The unique approach for Manage Your Day-to-Day is compelling: 20 authors, 20 short chapters, and 20 full-page spread quotations, like this one from Warren Buffet: “The difference between successful people and very successful people is that very successful people say 'no' to almost everything.”
The 20 authors call this a “playbook of best practices—the missing curriculum that you didn't get in school” for making ideas happen. And it over-delivers. I scribbled down 37 memorable points I'll revisit in the future, including this one:
“The biggest problem we face today is 'reactionary workflow.' We have started to live a life pecking away at the many inboxes around us, trying to stay afloat by responding and reacting to the latest thing: e-mails, text messages, tweets and so on.”
A few notes from this quick, but powerful read:
1. Never invest the best part of your day on other peoples' projects.
2. Do creative work first, reactive work second.
3. Manage to-do list creep (limit yourself to one 3”x3” Post-It).
4. Create daily focus blocks.
5. Find windows of non-stimulation.
6. Warning on social media, “For many of us, mindlessness is the default state”—so we must judiciously disconnect.
7. Review the 10 questions to ask before you post on social media (“Am I looking for validation? Is there something I could do to validate myself?”)
8. Understand the difference between information overload and information over-consumption.
9. Ponder! We have lost the distinction between urgent and important.
10. Cross off Fridays.
Perhaps my strongest recommendation would be this: somewhat of a life-long student of time-management best practices, I have dramatically altered my daily routine (when in my office) as a result of reading this book.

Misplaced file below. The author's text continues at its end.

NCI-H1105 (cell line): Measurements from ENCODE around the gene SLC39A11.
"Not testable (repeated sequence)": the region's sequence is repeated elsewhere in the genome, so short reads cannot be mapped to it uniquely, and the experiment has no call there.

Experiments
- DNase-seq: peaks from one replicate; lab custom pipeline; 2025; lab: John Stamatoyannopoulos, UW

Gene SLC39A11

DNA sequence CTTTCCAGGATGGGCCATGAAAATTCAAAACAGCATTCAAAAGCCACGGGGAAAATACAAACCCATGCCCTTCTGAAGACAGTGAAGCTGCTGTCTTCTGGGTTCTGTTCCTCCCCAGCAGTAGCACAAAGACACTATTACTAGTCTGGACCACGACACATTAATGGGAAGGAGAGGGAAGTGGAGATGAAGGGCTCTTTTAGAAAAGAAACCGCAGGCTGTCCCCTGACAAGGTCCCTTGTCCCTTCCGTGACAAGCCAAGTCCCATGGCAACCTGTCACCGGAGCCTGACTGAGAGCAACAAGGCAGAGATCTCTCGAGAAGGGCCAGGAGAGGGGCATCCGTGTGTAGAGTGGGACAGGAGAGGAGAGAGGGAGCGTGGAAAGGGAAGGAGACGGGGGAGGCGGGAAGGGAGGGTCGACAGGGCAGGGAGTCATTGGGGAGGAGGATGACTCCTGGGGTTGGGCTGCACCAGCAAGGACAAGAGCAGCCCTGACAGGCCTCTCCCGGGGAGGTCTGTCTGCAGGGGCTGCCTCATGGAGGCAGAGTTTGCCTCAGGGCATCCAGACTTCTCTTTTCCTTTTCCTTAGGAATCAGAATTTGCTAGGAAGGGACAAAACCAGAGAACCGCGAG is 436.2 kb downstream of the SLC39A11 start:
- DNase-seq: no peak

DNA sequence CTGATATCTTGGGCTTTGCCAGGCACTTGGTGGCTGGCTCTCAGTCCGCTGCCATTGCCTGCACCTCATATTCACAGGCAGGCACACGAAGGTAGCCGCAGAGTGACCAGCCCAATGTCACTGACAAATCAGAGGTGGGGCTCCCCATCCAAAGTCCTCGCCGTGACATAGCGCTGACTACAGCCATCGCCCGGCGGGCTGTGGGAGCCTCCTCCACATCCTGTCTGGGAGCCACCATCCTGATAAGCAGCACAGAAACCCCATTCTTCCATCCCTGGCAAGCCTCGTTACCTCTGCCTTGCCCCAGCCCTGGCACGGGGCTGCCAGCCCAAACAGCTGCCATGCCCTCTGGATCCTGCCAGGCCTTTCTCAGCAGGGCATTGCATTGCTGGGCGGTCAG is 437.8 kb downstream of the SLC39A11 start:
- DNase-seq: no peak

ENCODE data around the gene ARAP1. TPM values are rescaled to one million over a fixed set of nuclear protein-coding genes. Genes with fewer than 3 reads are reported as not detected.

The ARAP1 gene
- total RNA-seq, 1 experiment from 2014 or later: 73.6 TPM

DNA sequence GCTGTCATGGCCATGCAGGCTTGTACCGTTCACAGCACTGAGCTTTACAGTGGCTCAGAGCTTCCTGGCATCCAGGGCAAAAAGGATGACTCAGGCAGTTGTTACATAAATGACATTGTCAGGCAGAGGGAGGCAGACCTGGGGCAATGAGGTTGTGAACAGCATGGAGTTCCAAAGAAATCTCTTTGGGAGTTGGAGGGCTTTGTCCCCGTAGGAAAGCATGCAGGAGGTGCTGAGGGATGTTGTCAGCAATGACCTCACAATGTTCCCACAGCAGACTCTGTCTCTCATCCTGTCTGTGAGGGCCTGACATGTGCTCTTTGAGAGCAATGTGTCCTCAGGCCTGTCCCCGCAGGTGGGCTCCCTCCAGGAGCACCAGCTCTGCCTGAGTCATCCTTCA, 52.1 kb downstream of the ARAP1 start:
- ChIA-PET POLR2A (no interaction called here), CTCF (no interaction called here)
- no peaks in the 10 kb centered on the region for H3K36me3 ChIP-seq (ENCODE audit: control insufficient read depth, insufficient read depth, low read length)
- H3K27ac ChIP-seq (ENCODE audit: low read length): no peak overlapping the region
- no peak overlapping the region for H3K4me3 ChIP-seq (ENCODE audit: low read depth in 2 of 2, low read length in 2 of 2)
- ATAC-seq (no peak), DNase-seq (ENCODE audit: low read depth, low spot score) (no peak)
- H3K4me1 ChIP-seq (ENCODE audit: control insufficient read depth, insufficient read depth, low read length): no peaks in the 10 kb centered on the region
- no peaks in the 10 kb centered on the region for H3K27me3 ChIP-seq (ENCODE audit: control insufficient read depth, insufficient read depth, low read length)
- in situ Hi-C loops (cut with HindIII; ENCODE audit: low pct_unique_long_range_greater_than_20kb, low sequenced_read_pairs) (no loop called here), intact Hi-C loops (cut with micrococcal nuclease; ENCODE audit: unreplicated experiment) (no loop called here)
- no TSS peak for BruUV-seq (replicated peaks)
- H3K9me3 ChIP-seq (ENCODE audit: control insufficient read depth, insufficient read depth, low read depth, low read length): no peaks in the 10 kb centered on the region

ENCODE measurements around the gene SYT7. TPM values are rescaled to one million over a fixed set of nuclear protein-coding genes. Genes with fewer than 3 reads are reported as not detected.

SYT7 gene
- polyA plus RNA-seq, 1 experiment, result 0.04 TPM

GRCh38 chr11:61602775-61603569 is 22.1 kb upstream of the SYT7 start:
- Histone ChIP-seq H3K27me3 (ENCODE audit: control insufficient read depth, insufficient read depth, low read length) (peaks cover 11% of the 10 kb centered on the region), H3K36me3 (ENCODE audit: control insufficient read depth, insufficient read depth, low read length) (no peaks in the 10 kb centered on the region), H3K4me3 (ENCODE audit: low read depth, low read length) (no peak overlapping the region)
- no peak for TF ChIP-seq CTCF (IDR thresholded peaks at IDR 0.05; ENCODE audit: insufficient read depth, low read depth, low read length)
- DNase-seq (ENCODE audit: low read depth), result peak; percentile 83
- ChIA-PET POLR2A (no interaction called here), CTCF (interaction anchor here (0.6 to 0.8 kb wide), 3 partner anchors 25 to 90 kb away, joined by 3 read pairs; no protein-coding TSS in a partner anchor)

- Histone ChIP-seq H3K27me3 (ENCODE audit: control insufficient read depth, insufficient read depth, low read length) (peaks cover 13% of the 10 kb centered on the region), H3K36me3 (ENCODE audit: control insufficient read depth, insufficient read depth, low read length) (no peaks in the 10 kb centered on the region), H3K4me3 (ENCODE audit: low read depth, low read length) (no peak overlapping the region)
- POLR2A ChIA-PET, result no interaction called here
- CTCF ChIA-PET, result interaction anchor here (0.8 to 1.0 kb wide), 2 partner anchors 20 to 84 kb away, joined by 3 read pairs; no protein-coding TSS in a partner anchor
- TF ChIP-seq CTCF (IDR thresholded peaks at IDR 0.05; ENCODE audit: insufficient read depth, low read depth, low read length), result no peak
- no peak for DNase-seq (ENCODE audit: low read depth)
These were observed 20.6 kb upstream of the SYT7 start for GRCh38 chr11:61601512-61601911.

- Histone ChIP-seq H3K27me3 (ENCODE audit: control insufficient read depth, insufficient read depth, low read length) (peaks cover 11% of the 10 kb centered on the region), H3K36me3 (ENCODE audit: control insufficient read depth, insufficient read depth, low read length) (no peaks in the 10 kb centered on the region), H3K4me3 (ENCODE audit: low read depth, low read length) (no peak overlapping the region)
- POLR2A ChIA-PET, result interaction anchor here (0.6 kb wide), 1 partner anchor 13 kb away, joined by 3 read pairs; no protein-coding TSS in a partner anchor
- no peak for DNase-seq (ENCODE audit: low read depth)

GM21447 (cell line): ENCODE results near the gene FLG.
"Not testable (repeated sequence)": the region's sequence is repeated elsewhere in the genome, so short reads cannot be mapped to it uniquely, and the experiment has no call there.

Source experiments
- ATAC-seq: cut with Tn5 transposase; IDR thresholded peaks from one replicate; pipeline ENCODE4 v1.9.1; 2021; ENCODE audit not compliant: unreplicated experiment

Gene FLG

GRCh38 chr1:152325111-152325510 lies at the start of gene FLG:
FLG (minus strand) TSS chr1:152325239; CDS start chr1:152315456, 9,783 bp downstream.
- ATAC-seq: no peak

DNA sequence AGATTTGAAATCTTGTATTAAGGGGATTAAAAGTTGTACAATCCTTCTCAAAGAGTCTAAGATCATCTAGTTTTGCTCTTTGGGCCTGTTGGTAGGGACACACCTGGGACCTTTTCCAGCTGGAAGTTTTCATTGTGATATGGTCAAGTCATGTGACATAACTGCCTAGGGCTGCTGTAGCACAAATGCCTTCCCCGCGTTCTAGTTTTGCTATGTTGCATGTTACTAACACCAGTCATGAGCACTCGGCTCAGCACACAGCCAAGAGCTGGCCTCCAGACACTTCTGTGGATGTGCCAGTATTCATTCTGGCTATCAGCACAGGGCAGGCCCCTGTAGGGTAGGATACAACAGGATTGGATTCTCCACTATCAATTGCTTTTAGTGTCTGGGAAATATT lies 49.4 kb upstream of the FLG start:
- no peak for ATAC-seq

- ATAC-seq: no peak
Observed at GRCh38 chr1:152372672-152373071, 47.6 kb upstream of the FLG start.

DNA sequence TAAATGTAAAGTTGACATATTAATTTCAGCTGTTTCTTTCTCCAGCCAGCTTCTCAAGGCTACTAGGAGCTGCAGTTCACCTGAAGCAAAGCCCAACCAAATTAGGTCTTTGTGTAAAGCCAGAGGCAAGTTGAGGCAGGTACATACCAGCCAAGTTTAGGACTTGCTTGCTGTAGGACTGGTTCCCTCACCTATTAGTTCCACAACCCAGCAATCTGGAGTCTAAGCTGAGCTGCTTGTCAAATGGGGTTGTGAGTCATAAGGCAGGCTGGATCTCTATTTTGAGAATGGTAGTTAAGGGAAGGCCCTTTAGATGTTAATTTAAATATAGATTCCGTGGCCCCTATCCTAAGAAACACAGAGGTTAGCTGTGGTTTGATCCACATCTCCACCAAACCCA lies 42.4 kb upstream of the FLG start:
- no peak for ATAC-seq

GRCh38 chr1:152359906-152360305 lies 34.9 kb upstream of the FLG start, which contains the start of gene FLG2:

[ ] Entrepreneurial Leadership: Finding Your Calling, Making a Difference, by Richard J. Goossen and R. Paul Stevens
“Let’s be frank,” the authors admit, “entrepreneurs are not always the easiest people to deal with. In fact entrepreneurs may be among the most challenging for any organization. They can be impatient, action-oriented and nonbureaucratic.”
They add, “The challenge for the church is to harness, rather than squelch, the energies and passions of entrepreneurs in their midst.”
Newly plowed ground includes:
• Why they do not use the term “Christian entrepreneur” and what they mean by the “Christian” work heresy.
• The difference between humanist and Christian models of entrepreneurship.
• In discussing what leaders do, they cite biblical examples of good and bad leaders. (The bad list: King Saul, Diotrephes, and King Solomon. The good list: Nehemiah, Daniel, David, Paul and Jesus.)
• On the much debated topic, “Meaning & Work Ethic,” they are provocative with an Old Testament case study in “meaningless work.”
• Why good theology is a foundation for good entrepreneurship.
• On the issues of “Risk and Reward,” taste these tidbits: The Risk-Taking God, Reframing the Pursuit of Rewards, and The Temptations of Reward-Seeking.
One myth: “Calling is a one-time event.”
“Along with an entrepreneur’s wallet,” warn the authors, “comes his entrepreneurial spirit.” And if all the entrepreneur senses is criticism in the use of his or her gifts, this will lead from “disenchantment to disenfranchisement.”
[ ] On My Worst Day: Cheesecake, Evil, Sandy Koufax and Jesus, by John Lynch
Picture an impressionable youngster, 11-year-old John Lynch. After a winning ballgame in 1964, young Johnny blurts out a conversation to his Creator (big-surprise-to-John, no surprise-to-God)—but then goes silent for almost two decades. Fortunately, God is not silenced—and we read his voice across the years and the pages. (It’s a stroke-of-brilliance book format.)
Page-after-page, we follow the hilarious, gut-busting stories of adolescence, girls, his blue 1960 ragtop VW Bug ($225), graduate school, triumphs and failures. Lots of failures.
This is the earthy stuff of Lynch’s latest and best narrative. Hilarious. Original. Poignant. Pure. Kleenex®-sad, yet hopeful and grace-oozing. LOL funny, but life-changing. And expensive! (I bought 35 copies of this page-turner for friends.)